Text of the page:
The shrine in this case is a mysterious Room which apparently contains the power to grant one’s innermost desire, and it’s at the heart of the Zone, a cordoned-off landscape riddled with pollution and the detritus of modern civilisation, rigged with physical and psychological booby-traps. The Stalker of the title (Alexander Kaidanovsky) is one of a tiny band of men who knows the secrets of the Zone and how to traverse it to reach the Room. He is hired by the Writer (Anatoly Solonitsyn) and the Professor (Nikolai Grinko) to take them there, and most of the film concerns their tortuous journey, their experiences and dreams en route, endlessly and usually fruitlessly speculating about what they’re likely to find at the other end – which, needless to say, is nothing like what they expected.

Throughout their journey, we learn the cautionary tale of a man named Porcupine, who travelled to the Room specifically to cure his terminally ill brother, only to find himself made immensely wealthy – because the Room realised that that was what he really wanted, for all his protestations of charity. Porcupine hanged himself out of shame – and his shadow looms over everything the Writer, the Professor and the Stalker say and do, as they try to come to terms with what they really want as opposed to what they merely believe they do before they find out the answer the hard way.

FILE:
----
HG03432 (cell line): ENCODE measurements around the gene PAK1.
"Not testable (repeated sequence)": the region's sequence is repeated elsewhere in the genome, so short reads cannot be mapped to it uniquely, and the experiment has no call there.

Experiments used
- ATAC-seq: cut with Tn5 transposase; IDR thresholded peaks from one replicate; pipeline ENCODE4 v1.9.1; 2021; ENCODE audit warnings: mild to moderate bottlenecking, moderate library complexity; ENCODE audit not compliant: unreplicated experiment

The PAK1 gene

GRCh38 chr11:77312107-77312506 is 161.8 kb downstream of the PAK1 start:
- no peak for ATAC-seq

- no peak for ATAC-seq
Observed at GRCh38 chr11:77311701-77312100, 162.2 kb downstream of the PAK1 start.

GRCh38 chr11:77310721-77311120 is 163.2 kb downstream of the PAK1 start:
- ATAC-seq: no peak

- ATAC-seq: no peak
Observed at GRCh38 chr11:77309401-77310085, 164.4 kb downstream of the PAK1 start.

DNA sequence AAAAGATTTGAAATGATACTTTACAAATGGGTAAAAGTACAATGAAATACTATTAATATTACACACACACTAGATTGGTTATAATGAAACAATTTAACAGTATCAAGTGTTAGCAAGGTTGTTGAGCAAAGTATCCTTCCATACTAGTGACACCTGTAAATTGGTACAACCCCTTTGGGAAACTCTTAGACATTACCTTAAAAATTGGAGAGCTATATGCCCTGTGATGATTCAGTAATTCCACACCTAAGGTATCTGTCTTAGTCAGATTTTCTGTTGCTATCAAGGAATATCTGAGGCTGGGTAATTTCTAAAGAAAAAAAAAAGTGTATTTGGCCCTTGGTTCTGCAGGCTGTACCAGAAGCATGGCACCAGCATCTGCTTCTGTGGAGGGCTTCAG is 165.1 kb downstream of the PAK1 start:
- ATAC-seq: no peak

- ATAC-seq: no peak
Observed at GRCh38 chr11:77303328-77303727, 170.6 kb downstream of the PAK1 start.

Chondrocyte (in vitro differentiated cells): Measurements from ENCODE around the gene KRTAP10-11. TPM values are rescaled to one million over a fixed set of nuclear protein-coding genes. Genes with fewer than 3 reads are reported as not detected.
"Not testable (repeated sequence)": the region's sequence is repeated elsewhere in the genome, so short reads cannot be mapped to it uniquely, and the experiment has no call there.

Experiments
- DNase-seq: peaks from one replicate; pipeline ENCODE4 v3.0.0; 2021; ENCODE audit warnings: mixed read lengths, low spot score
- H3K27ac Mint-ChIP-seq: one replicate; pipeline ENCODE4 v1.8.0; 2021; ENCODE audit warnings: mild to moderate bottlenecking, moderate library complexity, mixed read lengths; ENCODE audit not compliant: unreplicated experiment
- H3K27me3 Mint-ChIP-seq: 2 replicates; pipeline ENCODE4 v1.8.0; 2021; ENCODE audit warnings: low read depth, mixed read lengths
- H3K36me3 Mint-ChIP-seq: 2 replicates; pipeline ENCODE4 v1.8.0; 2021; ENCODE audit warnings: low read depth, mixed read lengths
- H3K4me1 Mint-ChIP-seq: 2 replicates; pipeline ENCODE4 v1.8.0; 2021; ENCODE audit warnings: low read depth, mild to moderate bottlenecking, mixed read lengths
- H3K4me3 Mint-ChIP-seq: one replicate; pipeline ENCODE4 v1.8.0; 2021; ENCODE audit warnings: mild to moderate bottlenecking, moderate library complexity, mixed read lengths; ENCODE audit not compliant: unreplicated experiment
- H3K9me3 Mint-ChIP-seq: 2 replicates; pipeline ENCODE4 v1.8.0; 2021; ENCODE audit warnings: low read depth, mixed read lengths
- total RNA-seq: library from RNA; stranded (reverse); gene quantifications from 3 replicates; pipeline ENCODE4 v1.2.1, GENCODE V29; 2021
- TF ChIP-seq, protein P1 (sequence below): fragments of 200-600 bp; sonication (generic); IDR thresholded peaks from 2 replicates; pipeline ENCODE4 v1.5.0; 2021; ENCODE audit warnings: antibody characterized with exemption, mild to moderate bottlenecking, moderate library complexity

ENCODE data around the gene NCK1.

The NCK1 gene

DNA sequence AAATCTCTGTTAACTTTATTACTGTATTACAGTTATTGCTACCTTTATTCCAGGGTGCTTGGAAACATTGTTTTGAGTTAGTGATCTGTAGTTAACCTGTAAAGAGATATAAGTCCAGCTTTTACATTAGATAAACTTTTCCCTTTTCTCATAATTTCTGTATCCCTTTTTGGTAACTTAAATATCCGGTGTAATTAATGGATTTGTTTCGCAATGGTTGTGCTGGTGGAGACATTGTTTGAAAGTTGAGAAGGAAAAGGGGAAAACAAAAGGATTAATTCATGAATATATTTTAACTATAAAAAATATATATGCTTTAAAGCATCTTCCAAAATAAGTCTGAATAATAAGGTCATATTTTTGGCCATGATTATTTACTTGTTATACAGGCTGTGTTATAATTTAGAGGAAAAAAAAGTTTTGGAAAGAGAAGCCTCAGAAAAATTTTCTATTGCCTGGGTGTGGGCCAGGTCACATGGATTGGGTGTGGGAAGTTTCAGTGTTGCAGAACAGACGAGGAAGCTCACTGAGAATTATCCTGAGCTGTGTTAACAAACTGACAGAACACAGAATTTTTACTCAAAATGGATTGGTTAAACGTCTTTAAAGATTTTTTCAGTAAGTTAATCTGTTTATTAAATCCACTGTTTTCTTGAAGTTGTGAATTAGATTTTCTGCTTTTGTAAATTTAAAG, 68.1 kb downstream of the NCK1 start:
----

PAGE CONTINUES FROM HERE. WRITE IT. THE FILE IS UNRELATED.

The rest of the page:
Much like 2001: A Space Odyssey, Stalker very much has its own pace and rhythm, and how one responds to it depends largely on one’s engagement with the film in general. I’ve always found it so hypnotic that I barely notice the running time – the scene on the trolleycar as they approach the Zone being typical: for some three minutes (a surprisingly long time in practice) we do nothing but look at the men’s nervous, expectant faces in extreme close-up as we hear the wheels clanking in what seems like the far distance.

It sounds unbearably tedious, and yet in practice the sequence is curiously gripping, triggering off all kinds of questions and emotions that a more conventionally-paced scene wouldn’t have come near. Similarly, the scene where the men sit outside the Room, too terrified to go in, is a single take of several minutes, during which it starts to rain and we wait with them for it to finish.